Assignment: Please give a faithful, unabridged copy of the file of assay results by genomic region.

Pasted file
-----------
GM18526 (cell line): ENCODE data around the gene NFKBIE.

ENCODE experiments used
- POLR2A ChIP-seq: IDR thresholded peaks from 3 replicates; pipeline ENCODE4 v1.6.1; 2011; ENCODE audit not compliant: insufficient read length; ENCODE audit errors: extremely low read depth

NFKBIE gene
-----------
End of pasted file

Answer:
GM18526 (cell line): ENCODE data around the gene NFKBIE.

ENCODE experiments used
- POLR2A ChIP-seq: IDR thresholded peaks from 3 replicates; pipeline ENCODE4 v1.6.1; 2011; ENCODE audit not compliant: insufficient read length; ENCODE audit errors: extremely low read depth

NFKBIE gene